Beavers mark their territory with a substance that smells like musky vanilla. This secretion is called castoreum, which sounds like castor oil, but isn’t. Castoreum comes from the sacs between the animal’s pelvis and tail. In fact, these sacs lie so close to the animal’s nether-regions that their contents often contain anal gland secretions and urine. But beavers eat mostly tree bark, which smells pretty good. As such, their musk doesn’t mimic the rank qualities of others. And to humans, it smells lovely.
According to one perfume website, castoreum evokes everything from birch tar to Russian leather to “more pleasant, musky and fruity nuances,” depending on how it’s prepared. At the beginning of the 20th century, chefs used the substance—once considered medicinal in nature—to impart a fruity, floral aroma. The flavor profile, akin to vanilla, strawberry, or raspberry, worked particularly well in ice cream, fruit-flavored drinks, yogurt, and gelatin.
Even though castoreum is rarely used as a food additive anymore, there’s a persistent rumor that Blue Moon ice cream, a Midwestern flavor with a mysterious ingredient list (and one of the three flavors that make up Superman ice cream), may be flavored with castoreum. But this has never been confirmed.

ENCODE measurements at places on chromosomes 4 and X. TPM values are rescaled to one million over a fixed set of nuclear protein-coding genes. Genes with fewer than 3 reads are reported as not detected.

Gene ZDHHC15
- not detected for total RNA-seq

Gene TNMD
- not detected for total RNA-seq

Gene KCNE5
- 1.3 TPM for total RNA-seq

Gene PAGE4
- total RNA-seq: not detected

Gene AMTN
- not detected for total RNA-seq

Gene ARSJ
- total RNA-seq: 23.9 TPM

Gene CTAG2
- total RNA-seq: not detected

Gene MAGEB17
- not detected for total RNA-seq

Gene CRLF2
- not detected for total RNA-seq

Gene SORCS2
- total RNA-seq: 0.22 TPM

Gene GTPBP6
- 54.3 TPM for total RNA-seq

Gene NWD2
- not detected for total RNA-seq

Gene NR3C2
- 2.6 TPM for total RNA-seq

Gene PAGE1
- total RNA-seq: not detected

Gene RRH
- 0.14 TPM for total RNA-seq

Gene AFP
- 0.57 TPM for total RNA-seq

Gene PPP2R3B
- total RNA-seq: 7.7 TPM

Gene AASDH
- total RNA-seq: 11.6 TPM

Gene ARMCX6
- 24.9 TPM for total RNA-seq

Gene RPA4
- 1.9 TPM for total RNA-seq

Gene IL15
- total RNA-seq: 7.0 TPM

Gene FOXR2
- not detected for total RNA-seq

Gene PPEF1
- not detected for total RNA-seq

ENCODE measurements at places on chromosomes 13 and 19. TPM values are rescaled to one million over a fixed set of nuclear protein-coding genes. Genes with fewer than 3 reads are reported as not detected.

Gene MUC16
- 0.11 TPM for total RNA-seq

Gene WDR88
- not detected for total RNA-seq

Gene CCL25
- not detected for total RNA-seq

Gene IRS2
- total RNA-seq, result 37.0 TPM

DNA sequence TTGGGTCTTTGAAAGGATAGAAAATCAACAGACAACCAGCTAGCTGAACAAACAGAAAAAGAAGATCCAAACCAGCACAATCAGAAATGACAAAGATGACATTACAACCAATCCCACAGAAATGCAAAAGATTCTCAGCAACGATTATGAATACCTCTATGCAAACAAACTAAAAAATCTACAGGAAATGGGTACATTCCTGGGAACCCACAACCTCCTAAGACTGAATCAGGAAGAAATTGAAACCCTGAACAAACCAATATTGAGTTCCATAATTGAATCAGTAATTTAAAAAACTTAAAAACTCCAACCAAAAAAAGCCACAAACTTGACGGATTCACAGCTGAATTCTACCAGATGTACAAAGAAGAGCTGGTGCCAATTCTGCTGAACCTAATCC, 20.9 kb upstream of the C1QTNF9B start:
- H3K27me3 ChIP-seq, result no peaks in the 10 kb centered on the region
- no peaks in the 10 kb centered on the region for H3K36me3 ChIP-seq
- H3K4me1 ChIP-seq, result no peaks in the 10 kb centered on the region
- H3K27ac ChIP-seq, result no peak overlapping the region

How can there be ambiguity regarding whether or not certain foods actually contain beaver musk? In the United States, castoreum is considered a “natural flavoring,” and ingredient labels aren’t required to get into the details of what specific “natural flavors” they choose to use. But even though the Food and Drug Administration considers the ingredient safe, the food industry has little to gain by using castoreum. Relative to the wealth of flavoring options that exist, beaver musk is extremely expensive and inconvenient to acquire.
For the most part, the musk has gone the way of another rare, expensive flavoring derived from a wild animal. Like ambergris, it’s relegated to the world of perfumery (Chanel’s Cuir de Russie still contains authentic castoreum). Bottom line? Don’t worry about traces of beaver bottom in your berries ’n’ cream yogurt.